IF THE INITIAL promise of research presented at the 2018 ASCO Annual Meeting bears fruit, we may one day have a simple blood test to screen for early-stage lung cancer and possibly other cancers. Although it is still very early days for this test, an initial report from the ongoing Circulating Cell-Free Genome Atlas (CCGA) study showed that genome sequencing of blood samples detected about 40% of early-stage lung cancers and about 90% of late-stage lung cancers with excellent specificity.1
Geoffrey R. Oxnard, MD
“Two years ago, it was a pipe dream to conceive of a blood test to identify lung cancer. Today we have shown that it is feasible to find cancer in the blood. It will take some time and further studies to develop a clinically useful test,” said lead author Geoffrey R. Oxnard, MD, of Dana-Farber Cancer Institute, Boston.
“The U.S. Food and Drug Administration has a clinical path for diagnostic tests, and it requires demonstration of analytic validity. This report shows that the researchers are on that path. The test is not yet developed, but it is exciting preliminary research,” said ASCO Chief Medical Officer, Richard Schilsky, MD, FACP, FASCO, FSCT, at a press conference where these data were presented.
Richard Schilsky, MD, FACP, FASCO, FSCT
Early detection of lung cancer is a high unmet medical need. Although screening high-risk people with low-dose computed tomography identifies early-stage lung cancer and saves lives, several studies have shown an abysmally low uptake of this test in the at-risk population. Reasons for lack of adoption are complex, Dr. Oxnard noted. Low-dose computed tomography has drawbacks including false-positive results and logistical challenges, which might be overcome if a simple blood test for screening were validated and available. “Cell-free DNA–based tests represent an untapped opportunity for cancer detection,” Dr. Oxnard emphasized.
THE MASSIVE CCGA study has enrolled over 12,000 of 15,000 planned participants at 142 sites across North America: 70% with cancer and 30% without cancer. The substudy on which Dr. Oxnard reported is the first of the data comprising 2,800 samples enrolled in a prespecified case-control study: 1,785 samples for the training set and 1,015 samples for the test set. His report on the training set was based on 561 noncancer samples and 118 lung cancer samples. The report on the test set was based on 362 noncancer samples and 46 lung cancer samples. In general, there were more males and ever-smokers among the lung cancer participants.
“The sequencing we used is exhaustive,” Dr. Oxnard said. The researchers used three parallel sequencing approaches: targeted sequencing to detect somatic mutations and two different whole-genome sequencing approaches: whole-genome sequencing to detect somatic gene copy number changes; and whole-genome bisulfite sequencing of cell-free DNA to detect abnormal methylation patterns (epigenetic changes).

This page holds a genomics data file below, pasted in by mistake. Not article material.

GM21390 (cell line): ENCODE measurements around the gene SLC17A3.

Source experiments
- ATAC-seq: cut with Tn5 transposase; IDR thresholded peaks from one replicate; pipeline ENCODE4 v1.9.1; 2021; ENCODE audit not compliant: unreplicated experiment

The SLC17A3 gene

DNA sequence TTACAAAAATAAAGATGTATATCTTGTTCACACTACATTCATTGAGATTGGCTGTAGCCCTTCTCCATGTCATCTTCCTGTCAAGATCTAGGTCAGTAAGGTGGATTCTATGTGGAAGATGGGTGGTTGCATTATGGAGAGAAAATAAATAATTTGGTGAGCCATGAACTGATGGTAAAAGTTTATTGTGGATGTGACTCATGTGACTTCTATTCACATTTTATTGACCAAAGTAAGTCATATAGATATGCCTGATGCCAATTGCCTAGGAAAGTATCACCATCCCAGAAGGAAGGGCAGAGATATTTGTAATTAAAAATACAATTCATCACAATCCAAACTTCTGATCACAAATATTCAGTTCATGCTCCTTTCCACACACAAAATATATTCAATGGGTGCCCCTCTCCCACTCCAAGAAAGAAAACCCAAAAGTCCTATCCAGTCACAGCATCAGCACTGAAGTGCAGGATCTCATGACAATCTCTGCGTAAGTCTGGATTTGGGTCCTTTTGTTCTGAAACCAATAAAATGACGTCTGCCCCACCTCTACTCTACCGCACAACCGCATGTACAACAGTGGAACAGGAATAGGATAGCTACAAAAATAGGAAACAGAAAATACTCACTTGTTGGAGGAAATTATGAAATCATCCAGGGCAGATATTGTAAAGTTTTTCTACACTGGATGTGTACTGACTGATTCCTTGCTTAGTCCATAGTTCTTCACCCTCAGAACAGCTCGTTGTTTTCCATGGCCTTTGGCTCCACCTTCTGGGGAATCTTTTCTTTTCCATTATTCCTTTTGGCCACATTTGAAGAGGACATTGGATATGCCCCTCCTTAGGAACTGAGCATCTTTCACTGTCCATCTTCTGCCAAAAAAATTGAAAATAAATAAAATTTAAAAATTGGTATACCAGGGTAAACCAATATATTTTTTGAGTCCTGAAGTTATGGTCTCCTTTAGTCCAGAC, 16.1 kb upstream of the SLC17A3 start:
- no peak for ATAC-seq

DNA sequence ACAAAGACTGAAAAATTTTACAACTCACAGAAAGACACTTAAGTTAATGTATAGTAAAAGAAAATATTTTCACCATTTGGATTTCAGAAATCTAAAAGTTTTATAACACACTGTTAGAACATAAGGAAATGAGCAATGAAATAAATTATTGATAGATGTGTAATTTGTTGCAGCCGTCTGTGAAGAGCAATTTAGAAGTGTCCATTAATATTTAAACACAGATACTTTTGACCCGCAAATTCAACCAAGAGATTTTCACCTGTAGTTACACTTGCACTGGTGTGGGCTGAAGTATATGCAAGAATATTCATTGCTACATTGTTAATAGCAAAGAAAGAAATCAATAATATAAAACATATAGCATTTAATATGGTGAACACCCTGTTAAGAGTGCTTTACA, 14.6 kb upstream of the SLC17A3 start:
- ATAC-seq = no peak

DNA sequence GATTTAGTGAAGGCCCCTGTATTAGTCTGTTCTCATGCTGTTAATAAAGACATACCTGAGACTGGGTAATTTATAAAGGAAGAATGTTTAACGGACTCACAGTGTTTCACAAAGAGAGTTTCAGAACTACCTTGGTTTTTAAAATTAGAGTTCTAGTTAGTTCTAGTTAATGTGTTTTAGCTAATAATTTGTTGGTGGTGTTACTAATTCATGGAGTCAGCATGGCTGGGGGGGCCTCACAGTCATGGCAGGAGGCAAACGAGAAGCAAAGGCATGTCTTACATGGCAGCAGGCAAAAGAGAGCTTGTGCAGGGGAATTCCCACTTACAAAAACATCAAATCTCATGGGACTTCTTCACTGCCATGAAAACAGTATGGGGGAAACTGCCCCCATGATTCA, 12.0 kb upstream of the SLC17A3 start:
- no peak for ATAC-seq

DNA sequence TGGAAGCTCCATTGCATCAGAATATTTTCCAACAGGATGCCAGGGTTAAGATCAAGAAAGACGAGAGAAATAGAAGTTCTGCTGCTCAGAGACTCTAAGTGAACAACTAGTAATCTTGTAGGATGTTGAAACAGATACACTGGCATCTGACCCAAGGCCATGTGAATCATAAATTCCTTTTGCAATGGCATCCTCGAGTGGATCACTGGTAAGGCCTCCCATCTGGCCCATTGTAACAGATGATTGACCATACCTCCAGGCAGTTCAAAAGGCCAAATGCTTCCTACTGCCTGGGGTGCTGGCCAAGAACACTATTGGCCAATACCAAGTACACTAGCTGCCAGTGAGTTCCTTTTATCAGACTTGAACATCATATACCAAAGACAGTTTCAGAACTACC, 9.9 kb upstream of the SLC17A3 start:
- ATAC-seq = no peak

“White blood cells are sequenced too, and they can have mutations and copy numbers that pollute the DNA and lead to false-positives. We were able to screen out this ‘interference’ and were left with mutations, copy number, and methylation sequencing. We used this data set to look for cancer in the plasma DNA,” Dr. Oxnard explained. “The findings [about white blood cell mutations] are important and can complicate the diagnosis,” he emphasized.
“Cell-free DNA–based tests represent an untapped opportunity for cancer detection.”— Geoffrey R. Oxnard, MD
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“A major advantage of the the CCGA-targeted sequencing approach is a very low false-positive rate of about 2% and a specificity of 98%,” he continued.
The authors found that the whole-genome bisulfite sequencing approach correctly identified 41% of early-stage lung cancers and 89% of late-stage lung cancers in the training set, with 98% specificity. The whole-genome sequencing test (copy changes) detected 38% of early-stage lung cancers and 87% of late-stage lung cancers, whereas targeted sequencing detected 51% and 89% of lung cancers, respectively. Results were consistent in the test set, with 50% of early-stage cancers identified by the whole-genome bisulfite sequencing approach.
“This first interim analysis of the CCGA study showed that comprehensive sequencing of plasma cell–free DNA generates high-quality data across the spectrum of genomic features [copy number, methylation] that allowed detection of noninvasive lung cancer across stages and histologies. These findings support further development of ongoing studies,” Dr. Oxnard said. ■
DISCLOSURE: The study was funded by GRAIL, which is developing the technology. Dr. Oxnard has received honoraria from Bio-Rad, Chugai Pharma, Guardant Health, and Sysmex; has served as a consultant or advisor to AstraZeneca, Boehringer Ingelheim, DropWorks, Genentech/Roche, GRAIL, Ignyta, Inivata; Loxo Oncology, Novartis, and Takeda. Dana-Farber Cancer Institute has a patent pending titled “Noninvasive blood-based monitoring of genomic alterations in cancer,” on which Dr. Oxnard is a coauthor. Dr. Schilsky reported no conflicts of interest.
1. Oxnard GR, Maddala T, Hubbell E, et al: Genome-wide sequencing for early stage lung cancer detection from plasma cell-free DNA. 2018 ASCO Annual Meeting. Abstract LBA8501. Presented June 4, 2018.
David Graham, MD, FASCO
ASCO EXPERT David Graham, MD, FASCO, Medical Director at the Levine Cancer Institute in Charlotte, North Carolina, was enthusiastic about this new technology. “This is an important first step showing there is an easier way to detect lung cancer at earlier stages. If ...!-->!-->